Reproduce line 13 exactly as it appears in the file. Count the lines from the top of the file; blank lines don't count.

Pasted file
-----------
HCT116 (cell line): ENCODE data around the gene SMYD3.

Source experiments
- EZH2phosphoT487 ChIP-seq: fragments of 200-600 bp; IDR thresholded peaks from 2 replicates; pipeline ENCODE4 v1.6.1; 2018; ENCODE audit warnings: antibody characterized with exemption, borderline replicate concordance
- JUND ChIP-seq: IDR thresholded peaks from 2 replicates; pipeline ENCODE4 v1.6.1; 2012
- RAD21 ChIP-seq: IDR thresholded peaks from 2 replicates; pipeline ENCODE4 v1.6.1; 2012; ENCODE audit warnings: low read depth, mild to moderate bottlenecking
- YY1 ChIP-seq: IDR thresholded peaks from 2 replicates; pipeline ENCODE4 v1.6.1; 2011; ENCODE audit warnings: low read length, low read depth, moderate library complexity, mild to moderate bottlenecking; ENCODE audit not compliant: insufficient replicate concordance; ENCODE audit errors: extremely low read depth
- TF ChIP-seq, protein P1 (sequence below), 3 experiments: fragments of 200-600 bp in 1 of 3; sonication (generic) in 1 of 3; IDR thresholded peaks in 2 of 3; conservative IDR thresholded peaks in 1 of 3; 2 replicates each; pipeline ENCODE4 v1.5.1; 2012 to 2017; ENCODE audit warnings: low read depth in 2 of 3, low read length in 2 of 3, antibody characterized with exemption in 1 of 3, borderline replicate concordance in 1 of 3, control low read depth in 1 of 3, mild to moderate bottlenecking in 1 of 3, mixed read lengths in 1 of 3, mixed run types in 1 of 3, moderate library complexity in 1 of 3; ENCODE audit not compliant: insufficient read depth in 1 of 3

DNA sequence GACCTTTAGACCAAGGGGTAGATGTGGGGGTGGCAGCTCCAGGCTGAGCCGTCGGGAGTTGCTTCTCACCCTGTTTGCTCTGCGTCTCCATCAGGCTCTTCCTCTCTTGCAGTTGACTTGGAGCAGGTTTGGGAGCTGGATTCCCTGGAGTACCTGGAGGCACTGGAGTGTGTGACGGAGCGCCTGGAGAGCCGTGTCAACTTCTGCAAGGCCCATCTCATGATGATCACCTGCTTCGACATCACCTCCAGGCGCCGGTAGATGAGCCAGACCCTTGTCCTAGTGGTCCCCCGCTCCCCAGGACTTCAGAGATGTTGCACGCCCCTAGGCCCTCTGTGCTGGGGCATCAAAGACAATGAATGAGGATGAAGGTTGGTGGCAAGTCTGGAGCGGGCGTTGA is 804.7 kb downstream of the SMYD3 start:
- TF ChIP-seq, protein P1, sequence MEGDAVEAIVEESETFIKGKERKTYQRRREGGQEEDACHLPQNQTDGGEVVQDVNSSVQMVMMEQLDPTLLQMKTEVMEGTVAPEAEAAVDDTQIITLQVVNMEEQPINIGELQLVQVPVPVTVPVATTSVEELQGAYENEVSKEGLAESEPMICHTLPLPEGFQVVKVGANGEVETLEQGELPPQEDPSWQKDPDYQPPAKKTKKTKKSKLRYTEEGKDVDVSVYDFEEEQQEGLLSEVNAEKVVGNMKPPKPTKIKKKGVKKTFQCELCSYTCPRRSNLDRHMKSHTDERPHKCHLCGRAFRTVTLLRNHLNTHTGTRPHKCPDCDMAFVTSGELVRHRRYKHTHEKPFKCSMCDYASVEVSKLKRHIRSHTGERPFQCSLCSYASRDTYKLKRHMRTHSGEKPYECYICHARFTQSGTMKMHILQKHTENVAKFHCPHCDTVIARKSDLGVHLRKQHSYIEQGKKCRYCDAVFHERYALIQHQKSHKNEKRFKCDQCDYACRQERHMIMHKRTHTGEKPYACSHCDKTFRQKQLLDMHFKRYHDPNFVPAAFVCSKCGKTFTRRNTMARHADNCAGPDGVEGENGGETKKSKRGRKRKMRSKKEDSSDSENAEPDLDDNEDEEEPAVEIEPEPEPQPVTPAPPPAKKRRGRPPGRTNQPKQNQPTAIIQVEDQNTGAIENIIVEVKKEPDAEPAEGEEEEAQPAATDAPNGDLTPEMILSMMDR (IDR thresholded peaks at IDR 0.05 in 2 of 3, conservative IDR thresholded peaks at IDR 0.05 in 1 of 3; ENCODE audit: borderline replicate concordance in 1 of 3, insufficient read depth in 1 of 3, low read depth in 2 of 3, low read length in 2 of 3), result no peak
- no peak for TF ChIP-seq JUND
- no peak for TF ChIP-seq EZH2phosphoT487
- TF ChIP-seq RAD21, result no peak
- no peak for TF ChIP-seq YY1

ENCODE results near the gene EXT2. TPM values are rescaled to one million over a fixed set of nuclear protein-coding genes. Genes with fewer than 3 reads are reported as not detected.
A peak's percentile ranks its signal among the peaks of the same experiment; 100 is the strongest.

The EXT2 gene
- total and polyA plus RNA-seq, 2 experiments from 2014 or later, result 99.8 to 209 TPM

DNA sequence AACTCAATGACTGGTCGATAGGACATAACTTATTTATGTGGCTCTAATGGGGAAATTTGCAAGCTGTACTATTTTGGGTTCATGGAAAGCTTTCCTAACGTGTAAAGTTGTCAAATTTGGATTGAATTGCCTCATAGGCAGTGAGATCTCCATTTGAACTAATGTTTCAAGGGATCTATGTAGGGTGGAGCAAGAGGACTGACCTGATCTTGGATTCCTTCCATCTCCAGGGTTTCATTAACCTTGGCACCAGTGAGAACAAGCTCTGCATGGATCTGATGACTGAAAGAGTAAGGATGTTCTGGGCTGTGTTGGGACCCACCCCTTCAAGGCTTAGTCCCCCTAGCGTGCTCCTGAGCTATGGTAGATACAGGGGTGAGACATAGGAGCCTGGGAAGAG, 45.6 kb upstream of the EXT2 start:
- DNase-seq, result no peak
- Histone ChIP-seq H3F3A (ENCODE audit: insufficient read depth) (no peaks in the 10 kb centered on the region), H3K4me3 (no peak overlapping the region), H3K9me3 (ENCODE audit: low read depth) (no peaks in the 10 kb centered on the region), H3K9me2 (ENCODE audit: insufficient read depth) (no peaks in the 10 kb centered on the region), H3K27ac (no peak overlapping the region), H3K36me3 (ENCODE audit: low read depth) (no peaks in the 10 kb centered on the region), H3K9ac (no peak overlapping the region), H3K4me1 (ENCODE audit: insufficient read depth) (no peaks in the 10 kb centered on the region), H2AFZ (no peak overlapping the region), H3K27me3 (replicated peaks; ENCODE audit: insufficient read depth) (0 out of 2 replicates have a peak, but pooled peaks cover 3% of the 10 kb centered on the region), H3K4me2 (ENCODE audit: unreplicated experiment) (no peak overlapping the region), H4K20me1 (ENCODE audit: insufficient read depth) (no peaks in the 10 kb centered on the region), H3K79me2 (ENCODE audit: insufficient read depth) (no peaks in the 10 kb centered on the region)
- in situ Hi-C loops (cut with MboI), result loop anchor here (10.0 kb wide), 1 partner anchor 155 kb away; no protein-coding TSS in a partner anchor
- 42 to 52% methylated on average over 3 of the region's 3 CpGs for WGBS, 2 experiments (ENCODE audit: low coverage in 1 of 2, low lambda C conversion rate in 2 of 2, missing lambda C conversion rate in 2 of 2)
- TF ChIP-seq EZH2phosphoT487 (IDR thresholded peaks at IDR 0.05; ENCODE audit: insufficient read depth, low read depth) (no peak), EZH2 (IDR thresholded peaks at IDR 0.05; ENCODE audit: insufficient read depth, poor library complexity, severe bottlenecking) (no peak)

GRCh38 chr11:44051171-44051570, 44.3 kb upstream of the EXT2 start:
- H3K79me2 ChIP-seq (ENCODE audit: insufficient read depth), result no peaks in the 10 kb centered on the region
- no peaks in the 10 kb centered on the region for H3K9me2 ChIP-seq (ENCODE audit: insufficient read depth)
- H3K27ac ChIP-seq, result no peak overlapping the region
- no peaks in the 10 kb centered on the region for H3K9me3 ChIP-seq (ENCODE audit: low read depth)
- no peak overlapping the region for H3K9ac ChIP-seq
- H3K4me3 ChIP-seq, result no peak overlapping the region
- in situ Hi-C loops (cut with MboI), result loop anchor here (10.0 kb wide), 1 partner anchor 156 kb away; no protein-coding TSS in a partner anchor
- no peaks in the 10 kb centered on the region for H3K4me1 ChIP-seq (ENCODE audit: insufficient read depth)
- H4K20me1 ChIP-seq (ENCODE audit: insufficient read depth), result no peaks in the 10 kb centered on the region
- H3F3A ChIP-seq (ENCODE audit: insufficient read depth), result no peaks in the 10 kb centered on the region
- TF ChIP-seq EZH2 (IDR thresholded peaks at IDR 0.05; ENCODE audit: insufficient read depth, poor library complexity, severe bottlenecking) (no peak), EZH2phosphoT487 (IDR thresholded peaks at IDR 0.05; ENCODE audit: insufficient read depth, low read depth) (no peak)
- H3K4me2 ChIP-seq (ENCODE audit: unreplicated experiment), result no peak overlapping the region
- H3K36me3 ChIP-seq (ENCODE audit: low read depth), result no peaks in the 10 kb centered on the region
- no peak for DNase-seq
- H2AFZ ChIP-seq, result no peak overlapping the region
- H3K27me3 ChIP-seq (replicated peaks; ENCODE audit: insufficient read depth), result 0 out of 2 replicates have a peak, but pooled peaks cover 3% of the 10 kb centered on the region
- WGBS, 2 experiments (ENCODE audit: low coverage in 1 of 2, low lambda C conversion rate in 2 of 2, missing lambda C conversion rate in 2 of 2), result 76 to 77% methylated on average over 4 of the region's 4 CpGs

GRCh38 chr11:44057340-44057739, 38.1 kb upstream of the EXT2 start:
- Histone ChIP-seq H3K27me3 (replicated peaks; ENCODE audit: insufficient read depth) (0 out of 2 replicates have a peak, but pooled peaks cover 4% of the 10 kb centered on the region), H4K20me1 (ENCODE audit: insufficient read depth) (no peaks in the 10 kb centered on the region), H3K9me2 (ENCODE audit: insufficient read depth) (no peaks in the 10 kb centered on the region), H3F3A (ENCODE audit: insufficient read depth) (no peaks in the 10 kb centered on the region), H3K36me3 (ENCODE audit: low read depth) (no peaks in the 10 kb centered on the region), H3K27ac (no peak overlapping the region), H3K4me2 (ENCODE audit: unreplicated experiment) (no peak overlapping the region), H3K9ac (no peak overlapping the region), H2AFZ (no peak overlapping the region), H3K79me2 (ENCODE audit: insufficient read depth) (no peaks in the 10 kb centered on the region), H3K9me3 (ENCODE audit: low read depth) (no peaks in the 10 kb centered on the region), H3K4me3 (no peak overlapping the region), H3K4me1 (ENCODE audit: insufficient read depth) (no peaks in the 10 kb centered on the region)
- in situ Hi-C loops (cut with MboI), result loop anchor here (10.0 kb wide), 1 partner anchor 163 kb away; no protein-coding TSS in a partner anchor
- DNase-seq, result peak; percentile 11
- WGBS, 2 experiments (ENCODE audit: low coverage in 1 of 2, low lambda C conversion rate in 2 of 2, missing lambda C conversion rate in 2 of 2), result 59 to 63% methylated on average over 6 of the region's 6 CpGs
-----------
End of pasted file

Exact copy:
- no peak for TF ChIP-seq YY1